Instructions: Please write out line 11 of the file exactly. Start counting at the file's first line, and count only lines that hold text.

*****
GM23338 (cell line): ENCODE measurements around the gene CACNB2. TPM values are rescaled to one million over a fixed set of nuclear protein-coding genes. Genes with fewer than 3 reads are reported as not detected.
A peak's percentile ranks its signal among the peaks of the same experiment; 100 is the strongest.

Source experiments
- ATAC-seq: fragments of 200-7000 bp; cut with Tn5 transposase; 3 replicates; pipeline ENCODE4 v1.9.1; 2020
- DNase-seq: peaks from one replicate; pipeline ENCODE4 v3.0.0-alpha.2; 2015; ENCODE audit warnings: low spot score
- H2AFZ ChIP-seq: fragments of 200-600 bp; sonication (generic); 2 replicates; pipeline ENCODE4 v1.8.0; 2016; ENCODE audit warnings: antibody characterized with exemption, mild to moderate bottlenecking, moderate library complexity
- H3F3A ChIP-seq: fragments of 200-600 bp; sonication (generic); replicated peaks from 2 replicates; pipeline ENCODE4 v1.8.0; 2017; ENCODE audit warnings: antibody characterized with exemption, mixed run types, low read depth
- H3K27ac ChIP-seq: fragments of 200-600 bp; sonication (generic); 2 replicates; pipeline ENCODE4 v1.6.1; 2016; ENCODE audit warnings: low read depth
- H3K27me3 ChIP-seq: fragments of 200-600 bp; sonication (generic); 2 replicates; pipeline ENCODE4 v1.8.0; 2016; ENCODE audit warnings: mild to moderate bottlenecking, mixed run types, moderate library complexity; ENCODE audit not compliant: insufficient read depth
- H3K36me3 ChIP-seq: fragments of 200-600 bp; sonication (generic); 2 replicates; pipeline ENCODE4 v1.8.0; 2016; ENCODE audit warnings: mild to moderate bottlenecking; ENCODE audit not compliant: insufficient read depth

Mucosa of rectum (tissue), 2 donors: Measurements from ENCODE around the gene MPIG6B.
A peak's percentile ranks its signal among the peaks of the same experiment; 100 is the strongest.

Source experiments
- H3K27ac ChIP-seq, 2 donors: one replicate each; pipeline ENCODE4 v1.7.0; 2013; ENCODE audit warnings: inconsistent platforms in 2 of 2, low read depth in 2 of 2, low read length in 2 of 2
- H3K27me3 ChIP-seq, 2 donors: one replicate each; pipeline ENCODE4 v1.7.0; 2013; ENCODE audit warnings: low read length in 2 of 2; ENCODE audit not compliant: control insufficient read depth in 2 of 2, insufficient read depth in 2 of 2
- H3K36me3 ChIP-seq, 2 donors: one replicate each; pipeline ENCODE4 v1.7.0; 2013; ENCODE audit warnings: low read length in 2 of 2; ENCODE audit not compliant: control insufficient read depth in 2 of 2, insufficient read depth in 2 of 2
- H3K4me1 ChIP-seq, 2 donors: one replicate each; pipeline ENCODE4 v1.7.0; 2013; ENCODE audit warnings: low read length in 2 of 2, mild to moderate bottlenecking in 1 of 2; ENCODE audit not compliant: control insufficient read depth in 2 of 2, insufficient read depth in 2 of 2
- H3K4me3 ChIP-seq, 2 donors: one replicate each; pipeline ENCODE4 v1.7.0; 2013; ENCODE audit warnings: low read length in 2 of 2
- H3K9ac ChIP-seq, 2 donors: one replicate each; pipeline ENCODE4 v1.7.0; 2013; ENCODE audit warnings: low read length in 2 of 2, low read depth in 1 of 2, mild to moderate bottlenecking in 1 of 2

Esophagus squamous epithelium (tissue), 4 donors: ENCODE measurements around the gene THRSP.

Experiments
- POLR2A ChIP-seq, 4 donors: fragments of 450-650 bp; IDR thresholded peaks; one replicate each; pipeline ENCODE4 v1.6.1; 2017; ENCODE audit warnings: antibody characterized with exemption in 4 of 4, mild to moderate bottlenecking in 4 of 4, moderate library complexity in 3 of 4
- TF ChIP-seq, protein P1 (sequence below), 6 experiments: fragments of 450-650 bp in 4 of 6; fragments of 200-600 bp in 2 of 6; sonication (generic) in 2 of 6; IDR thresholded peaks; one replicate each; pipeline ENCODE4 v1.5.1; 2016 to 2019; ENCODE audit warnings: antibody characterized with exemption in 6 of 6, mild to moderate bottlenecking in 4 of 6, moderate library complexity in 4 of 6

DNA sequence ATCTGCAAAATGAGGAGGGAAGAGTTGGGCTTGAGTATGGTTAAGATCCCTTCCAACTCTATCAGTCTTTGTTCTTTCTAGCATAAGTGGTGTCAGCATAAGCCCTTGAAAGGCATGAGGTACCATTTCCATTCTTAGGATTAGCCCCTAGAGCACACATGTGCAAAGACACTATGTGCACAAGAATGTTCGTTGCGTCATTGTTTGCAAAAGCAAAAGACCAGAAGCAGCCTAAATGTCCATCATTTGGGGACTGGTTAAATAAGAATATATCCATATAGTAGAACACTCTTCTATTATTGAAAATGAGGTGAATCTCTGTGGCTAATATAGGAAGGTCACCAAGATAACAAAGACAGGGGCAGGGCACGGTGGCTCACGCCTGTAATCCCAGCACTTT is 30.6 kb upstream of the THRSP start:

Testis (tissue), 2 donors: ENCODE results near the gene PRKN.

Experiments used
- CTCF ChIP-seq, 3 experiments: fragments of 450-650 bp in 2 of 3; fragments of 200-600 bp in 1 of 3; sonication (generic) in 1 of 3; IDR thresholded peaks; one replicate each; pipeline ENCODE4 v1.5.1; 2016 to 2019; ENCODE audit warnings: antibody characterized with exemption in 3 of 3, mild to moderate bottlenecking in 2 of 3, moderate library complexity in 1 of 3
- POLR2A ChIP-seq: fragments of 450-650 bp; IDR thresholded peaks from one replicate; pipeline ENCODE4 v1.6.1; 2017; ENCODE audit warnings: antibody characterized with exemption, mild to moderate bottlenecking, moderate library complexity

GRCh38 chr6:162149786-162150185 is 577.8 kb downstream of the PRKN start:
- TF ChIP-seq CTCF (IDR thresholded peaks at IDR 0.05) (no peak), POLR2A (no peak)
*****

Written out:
Mucosa of rectum (tissue), 2 donors: Measurements from ENCODE around the gene MPIG6B.